Note that the cycle indices make it possible to enumerate configurations with more than two possible entries or with entries having different weights. For example, with a 3x3 square and three colors $A,B$ and $C$ we get the generating function $$Z(Q_3)(A+B+C) = 1/36\, \left( A+B+C \right) ^{9}+1/6\, \left( A+B+C \right) ^{3} \left( {A}^{2}+{B}^{2}+{C}^{2} \right) ^{ 3}\\+2/9\, \left( {A}^{3}+{B}^{3}+{C}^{3} \right) ^{3}+1/ 4\, \left( A+B+C \right) \left( {A}^{2}+{B}^{2}+{C}^{2 } \right) ^{4}\\+1/3\, \left( {A}^{3}+{B}^{3}+{C}^{3} \right) \left( {A}^{6}+{B}^{6}+{C}^{6} \right)$$ which expands to $${A}^{9}+{A}^{8}B+{A}^{8}C+3\,{A}^{7}{B}^{2}+3\,{A}^{7}B C+3\,{A}^{7}{C}^{2}+6\,{A}^{6}{B}^{3}+10\,{A}^{6}{B}^{2 }C\\+10\,{A}^{6}B{C}^{2}+6\,{A}^{6}{C}^{3}+7\,{A}^{5}{B}^ {4}+17\,{A}^{5}{B}^{3}C+28\,{A}^{5}{B}^{2}{C}^{2}\\+17\,{ A}^{5}B{C}^{3}+7\,{A}^{5}{C}^{4}+7\,{A}^{4}{B}^{5}+22\, {A}^{4}{B}^{4}C+43\,{A}^{4}{B}^{3}{C}^{2}+43\,{A}^{4}{B }^{2}{C}^{3}\\+22\,{A}^{4}B{C}^{4}+7\,{A}^{4}{C}^{5}+6\,{ A}^{3}{B}^{6}+17\,{A}^{3}{B}^{5}C+43\,{A}^{3}{B}^{4}{C} ^{2}+54\,{A}^{3}{B}^{3}{C}^{3}\\+43\,{A}^{3}{B}^{2}{C}^{4 }+17\,{A}^{3}B{C}^{5}+6\,{A}^{3}{C}^{6}+3\,{A}^{2}{B}^{ 7}+10\,{A}^{2}{B}^{6}C+28\,{A}^{2}{B}^{5}{C}^{2}\\+43\,{A }^{2}{B}^{4}{C}^{3}+43\,{A}^{2}{B}^{3}{C}^{4}+28\,{A}^{ 2}{B}^{2}{C}^{5}+10\,{A}^{2}B{C}^{6}+3\,{A}^{2}{C}^{7}\\+ A{B}^{8}+3\,A{B}^{7}C+10\,A{B}^{6}{C}^{2}+17\,A{B}^{5}{ C}^{3}+22\,A{B}^{4}{C}^{4}+17\,A{B}^{3}{C}^{5}\\+10\,A{B} ^{2}{C}^{6}+3\,AB{C}^{7}+A{C}^{8}+{B}^{9}+{B}^{8}C+3\,{ B}^{7}{C}^{2}+6\,{B}^{6}{C}^{3}+7\,{B}^{5}{C}^{4}\\+7\,{B }^{4}{C}^{5}+6\,{B}^{3}{C}^{6}+3\,{B}^{2}{C}^{7}+B{C}^{ 8}+{C}^{9}.$$

This is the Maple code for this computation.


pet_cycleind_symm :=
proc(n)
local p, s;
option remember;

if n=0 then return 1; fi;

end;

pet_autom2cycles :=
proc(src, aut)
local numa, numsubs;
local marks, pos, cycs, cpos, clen;

numsubs := [seq(src[k]=k, k=1..nops(src))];
numa := subs(numsubs, aut);

marks := Array([seq(true, pos=1..nops(aut))]);

cycs := []; pos := 1;

while pos <= nops(aut) do
if marks[pos] then
clen := 0; cpos := pos;

while marks[cpos] do
marks[cpos] := false;
cpos := numa[cpos];
clen := clen+1;
od;

cycs := [op(cycs), clen];
fi;

pos := pos+1;
od;

return mul(a[cycs[k]], k=1..nops(cycs));
end;

pet_varinto_cind :=
proc(poly, ind)
local subs1, subs2, polyvars, indvars, v, pot, res;

res := ind;

polyvars := indets(poly);
indvars := indets(ind);

for v in indvars do
pot := op(1, v);

subs1 :=
[seq(polyvars[k]=polyvars[k]^pot,
k=1..nops(polyvars))];

subs2 := [v=subs(subs1, poly)];

res := subs(subs2, res);
od;

res;
end;

pet_flatten_term :=
proc(varp)
local terml, d, cf, v;

terml := [];

cf := varp;
for v in indets(varp) do
d := degree(varp, v);
terml := [op(terml), seq(v, k=1..d)];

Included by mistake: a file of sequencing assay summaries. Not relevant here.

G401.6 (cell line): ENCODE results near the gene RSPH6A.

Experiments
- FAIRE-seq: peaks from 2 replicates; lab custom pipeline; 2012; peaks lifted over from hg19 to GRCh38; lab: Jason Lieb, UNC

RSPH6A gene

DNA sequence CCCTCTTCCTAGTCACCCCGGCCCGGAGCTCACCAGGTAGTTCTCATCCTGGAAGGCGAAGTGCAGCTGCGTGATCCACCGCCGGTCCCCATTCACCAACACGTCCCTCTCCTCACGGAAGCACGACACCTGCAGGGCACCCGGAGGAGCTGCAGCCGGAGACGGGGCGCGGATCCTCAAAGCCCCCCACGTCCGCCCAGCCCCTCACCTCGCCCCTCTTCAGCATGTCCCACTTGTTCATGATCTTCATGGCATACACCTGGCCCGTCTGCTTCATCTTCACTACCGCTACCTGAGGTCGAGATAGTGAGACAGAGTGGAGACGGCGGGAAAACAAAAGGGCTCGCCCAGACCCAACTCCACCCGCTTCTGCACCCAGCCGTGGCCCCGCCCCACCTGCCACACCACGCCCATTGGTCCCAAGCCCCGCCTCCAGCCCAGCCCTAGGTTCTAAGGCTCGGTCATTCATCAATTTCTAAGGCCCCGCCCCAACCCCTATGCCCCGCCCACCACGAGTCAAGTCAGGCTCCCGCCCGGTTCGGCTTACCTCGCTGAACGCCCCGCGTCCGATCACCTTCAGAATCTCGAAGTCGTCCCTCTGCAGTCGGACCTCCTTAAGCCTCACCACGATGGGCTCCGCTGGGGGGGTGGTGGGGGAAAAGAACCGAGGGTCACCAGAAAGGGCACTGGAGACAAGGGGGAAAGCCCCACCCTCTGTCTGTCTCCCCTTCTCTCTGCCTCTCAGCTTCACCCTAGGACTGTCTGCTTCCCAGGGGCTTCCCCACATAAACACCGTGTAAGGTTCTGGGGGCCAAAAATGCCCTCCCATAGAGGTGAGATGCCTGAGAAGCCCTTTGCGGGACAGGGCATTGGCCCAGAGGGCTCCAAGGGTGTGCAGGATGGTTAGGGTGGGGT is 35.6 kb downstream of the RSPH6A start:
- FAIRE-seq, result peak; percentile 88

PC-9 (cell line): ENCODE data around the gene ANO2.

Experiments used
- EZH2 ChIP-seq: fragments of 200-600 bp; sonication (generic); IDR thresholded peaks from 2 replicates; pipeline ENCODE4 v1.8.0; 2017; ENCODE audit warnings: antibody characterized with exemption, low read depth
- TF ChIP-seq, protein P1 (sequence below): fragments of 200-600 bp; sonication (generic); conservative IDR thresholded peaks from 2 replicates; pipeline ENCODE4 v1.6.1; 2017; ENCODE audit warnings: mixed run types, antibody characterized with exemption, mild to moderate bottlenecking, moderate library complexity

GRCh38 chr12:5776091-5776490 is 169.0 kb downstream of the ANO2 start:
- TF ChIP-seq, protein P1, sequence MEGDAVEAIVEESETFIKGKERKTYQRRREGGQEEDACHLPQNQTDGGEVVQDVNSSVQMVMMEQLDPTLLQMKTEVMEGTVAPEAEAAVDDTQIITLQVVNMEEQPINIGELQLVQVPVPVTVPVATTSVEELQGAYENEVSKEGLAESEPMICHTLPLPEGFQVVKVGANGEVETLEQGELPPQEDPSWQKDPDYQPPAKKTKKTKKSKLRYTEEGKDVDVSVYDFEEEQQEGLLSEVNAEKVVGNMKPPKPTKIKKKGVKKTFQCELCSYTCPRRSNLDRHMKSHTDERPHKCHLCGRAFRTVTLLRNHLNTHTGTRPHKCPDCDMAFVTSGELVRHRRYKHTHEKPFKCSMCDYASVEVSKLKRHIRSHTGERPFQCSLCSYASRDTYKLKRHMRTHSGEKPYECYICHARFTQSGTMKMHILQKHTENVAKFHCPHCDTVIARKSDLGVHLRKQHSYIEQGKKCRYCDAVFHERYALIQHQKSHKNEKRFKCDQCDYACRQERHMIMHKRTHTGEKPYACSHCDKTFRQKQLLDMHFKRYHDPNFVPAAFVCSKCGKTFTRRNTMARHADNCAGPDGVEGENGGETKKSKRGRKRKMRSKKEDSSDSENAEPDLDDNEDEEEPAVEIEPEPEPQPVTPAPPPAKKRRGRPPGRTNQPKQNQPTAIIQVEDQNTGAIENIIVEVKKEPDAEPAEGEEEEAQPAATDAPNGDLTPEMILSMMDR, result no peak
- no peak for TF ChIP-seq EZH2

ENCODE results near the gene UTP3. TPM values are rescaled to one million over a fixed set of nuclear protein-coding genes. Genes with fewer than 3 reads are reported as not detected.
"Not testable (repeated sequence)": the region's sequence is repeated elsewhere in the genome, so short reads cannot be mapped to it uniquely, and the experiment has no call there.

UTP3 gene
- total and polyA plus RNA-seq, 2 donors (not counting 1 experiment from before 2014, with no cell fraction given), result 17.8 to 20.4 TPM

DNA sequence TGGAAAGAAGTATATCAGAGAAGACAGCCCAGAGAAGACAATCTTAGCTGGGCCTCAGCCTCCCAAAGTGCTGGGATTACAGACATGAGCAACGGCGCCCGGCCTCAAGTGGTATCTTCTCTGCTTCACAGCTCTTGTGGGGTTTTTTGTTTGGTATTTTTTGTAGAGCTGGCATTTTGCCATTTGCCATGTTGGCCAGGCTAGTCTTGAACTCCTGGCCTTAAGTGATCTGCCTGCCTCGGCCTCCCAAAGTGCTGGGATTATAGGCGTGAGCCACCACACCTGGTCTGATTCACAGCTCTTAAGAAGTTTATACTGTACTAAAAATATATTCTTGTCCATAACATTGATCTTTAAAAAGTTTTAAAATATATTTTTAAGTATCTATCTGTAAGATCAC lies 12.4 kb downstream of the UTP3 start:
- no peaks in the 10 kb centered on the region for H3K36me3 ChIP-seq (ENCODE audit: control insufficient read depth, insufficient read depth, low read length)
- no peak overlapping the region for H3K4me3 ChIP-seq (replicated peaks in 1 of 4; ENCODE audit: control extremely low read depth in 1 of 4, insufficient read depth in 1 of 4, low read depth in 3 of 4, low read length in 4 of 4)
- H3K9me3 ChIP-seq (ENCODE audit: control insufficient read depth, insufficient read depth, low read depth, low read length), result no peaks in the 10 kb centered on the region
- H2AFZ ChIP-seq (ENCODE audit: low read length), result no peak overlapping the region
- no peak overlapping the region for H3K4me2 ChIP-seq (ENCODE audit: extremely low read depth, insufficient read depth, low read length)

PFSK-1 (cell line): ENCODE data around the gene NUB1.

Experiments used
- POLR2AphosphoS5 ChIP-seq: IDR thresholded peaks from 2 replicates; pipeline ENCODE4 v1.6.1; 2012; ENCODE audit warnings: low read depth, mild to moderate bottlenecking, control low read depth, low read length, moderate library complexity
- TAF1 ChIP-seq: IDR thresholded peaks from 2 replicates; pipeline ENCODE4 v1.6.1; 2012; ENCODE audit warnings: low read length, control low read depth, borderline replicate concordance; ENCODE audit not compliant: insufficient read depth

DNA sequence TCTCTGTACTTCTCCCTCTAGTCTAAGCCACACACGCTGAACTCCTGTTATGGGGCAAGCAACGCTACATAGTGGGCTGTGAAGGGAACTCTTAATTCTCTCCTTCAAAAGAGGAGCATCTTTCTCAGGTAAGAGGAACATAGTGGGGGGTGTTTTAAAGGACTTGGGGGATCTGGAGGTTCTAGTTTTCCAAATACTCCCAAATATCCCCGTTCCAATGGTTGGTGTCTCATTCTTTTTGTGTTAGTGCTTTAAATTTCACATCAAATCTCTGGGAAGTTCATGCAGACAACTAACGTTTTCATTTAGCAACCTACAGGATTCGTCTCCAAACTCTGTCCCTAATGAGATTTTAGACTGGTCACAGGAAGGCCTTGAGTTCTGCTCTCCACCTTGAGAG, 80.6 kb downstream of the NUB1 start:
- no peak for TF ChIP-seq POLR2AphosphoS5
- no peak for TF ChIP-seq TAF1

cf := cf/v^d;
od;

[cf, terml];
end;

pet_multiset_term :=
proc(varp)
local terml, d, cf, v;

terml := [];

cf := varp;
for v in indets(varp) do
d := degree(varp, v);
terml := [op(terml), [v, d]];
cf := cf/v^d;
od;

[cf, terml];
end;

pet_flat2rep :=
proc(f)
local p, q, res, cyc, t, len;

q := 1; res := [];

for t in f do
len := op(1, t);
cyc := [seq(p, p=q+1..q+len-1), q];
res := [op(res), seq(cyc[p], p=1..nops(cyc))];
q := q+len;
od;

res;
end;

pet_cycleind_sqmat :=
proc(n)
option remember;
local cind, sind, t1, t2, src, autom, p, q,
flat1, flat2, rep1, rep2;

cind := 0;

if n=1 then
sind := [a[1]];
else
sind := pet_cycleind_symm(n);
fi;

src := [seq(seq([p, q], q=1..n), p=1..n)];

for t1 in sind do
flat1 := pet_flatten_term(t1);
rep1 := pet_flat2rep(flat1[2]);

for t2 in sind do
flat2 := pet_flatten_term(t2);
rep2 := pet_flat2rep(flat2[2]);

autom :=
[seq([rep1[src[q][1]],
rep2[src[q][2]]], q=1..n*n)];

cind := cind + flat1[1]*flat2[1]*
pet_autom2cycles(src, autom);
od;
od;

cind;
end;

pet_cycleind_sqmat2 :=
proc(n)
option remember;
local cind, sind, t1, t2, q, cyc1, cyc2,
flat1, flat2, len, len1, len2;

cind := 0;

if n=1 then
sind := [a[1]];
else
sind := pet_cycleind_symm(n);
fi;

for t1 in sind do
flat1 := pet_flatten_term(t1);

for t2 in sind do
flat2 := pet_flatten_term(t2);

q := 1;

for cyc1 in flat1[2] do
len1 := op(1, cyc1);

for cyc2 in flat2[2] do
len2 := op(1, cyc2);

len := lcm(len1, len2);
q := q * a[len]^(len1*len2/len);
od;
od;

cind := cind + flat1[1]*flat2[1]*q;
od;
od;

cind;
end;

v :=
proc(n)
option remember;
local cind, gf;

cind := pet_cycleind_sqmat(n);
gf := pet_varinto_cind(1+z, cind);

subs(z=1, gf);
end;

w :=
proc(n)
option remember;
local res, sind, t1, t2, p1, p2,
mset1, mset2, cf;

res := 0;

if n=1 then
sind := [a[1]];
else
sind := pet_cycleind_symm(n);
fi;

for t1 in sind do
mset1 := pet_multiset_term(t1);

for t2 in sind do
mset2 := pet_multiset_term(t2);

cf := 0;

for p1 in mset1[2] do
for p2 in mset2[2] do
cf := cf +
gcd(op(1, p1[1]), op(1, p2[1]))*
p1[2]*p2[2];
od;
od;

res := res + mset1[1]*mset2[1]*2^cf;
od;
od;

res;
end;


Remark. Observe that the function w provides an implementation of the closed form computation given in the OEIS entry. This is an important check that confirms the correctness of the generating function results. Note also the function pet_cycleind_sqmat2 which implements the classic approach to the calculation of these cycle indices based on the simple observation that for two cycles, one of length $l_1$ from a row permutation $\alpha$ and another of length $l_2$ from a column permutation $\beta$ their contribution to the disjoint cycle decomposition product for $(\alpha,\beta)$ in the cycle index $Z(Q_n)$ is by inspection $$a_{\mathrm{lcm}(l_1, l_2)}^{l_1 l_2 / \mathrm{lcm}(l_1, l_2)} = a_{\mathrm{lcm}(l_1, l_2)}^{\gcd(l_1, l_2)}.$$

This MSE Meta Link has many more PET computations by various users.